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[235a] and the variety and splendor of their diction, they bewitch our souls; and they eulogize the State in every possible fashion, and they praise those who died in the war and all our ancestors of former times and ourselves who are living still; so that I myself, Menexenus, when thus praised by them feel mightily ennobled, and every time I listen fascinated I am exalted and imagine myself to have become all at once taller and nobler [235b] and more handsome. And as I am generally accompanied by some strangers, who listen along with me, I become in their eyes also all at once more majestic; for they also manifestly share in my feelings with regard both to me and to the rest of our City, believing it to be more marvellous than before, owing to the persuasive eloquence of the speaker. And this majestic feeling remains with me for over three days: so persistently does the speech and voice [235c] of the orator ring in my ears that it is scarcely on the fourth or fifth day that I recover myself and remember that I really am here on earth, whereas till then I almost imagined myself to be living in the Islands of the Blessed,—so expert are our orators.

You are always deriding the orators, Socrates. And truly I think that this time the selected speaker will not be too well prepared; for the selection is being made without warning, so that the speaker will probably be driven to improvise his speech. [235d]

Why so, my good sir? Each one of these men has speeches ready made; and what is more, it is in no wise difficult to improvise such things. For if it were a question of eulogizing Athenians before an audience of Peloponnesians, or Peloponnesians before Athenians, there would indeed be need of a good orator to win credence and credit; but when a man makes his effort in the presence of the very men whom he is praising, it is no difficult matter to win credit as a fine speaker.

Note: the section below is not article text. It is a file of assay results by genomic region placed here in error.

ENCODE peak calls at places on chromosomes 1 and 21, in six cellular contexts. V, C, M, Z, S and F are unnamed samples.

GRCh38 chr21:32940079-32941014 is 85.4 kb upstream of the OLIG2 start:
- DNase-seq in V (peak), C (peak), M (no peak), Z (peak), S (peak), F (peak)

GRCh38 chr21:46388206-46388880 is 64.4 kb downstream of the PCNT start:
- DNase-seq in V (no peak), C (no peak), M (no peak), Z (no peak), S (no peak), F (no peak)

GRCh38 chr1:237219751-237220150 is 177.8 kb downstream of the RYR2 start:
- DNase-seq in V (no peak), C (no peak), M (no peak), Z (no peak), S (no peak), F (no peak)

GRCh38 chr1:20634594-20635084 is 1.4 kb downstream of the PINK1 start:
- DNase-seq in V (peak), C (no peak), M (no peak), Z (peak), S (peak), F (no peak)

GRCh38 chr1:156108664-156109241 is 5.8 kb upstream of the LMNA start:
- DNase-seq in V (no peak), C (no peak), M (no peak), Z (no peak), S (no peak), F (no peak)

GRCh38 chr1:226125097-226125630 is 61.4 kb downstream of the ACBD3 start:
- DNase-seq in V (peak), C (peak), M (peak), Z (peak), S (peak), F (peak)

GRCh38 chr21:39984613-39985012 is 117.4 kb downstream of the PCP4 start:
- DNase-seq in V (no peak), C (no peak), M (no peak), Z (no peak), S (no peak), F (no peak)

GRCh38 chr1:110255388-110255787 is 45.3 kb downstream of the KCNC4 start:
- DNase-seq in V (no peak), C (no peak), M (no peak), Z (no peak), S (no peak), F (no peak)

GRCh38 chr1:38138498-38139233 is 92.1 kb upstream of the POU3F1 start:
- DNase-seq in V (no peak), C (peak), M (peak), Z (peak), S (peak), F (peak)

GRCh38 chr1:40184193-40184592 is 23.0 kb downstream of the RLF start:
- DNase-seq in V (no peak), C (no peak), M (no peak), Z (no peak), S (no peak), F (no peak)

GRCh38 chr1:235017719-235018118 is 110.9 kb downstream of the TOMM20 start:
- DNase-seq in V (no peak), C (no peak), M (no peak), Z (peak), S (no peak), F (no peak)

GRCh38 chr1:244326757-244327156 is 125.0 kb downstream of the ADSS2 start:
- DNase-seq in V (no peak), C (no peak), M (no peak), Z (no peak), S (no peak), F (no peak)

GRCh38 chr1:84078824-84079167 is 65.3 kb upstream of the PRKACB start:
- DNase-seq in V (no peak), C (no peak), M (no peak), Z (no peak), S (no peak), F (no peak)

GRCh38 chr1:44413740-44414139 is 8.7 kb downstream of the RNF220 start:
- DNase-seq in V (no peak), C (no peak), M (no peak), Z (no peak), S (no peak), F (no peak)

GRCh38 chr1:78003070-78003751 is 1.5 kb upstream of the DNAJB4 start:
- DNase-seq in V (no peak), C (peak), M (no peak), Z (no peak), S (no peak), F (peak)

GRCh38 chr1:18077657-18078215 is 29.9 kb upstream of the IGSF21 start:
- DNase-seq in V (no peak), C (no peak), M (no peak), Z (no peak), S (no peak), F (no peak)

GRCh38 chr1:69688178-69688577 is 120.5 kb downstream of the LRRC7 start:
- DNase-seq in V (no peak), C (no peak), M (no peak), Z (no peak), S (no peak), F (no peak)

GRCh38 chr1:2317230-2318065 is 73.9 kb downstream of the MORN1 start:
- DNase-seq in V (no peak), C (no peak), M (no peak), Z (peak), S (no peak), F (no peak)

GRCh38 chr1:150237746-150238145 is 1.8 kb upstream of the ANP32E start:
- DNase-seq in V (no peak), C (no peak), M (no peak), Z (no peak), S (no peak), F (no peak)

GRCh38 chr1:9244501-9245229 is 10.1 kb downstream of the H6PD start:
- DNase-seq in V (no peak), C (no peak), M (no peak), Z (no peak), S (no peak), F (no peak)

You think not, Socrates?

Yes, by Zeus, I certainly do. [235e]

And do you think that you yourself would be able to make the speech, if required and if the Council were to select you?

That I should be able to make the speech would be nothing wonderful, Menexenus; for she who is my instructor is by no means weak in the art of rhetoric; on the contrary, she has turned out many fine orators, and amongst them one who surpassed all other Greeks, Pericles, the son of Xanthippus.

Who is she? But you mean Aspasia,1 no doubt.

I do and; also Connus the son of Metrobius;

1 Aspasia of Miletus, famous as the mistress of the Athenian statesman Pericles (circa 430 B.C.).

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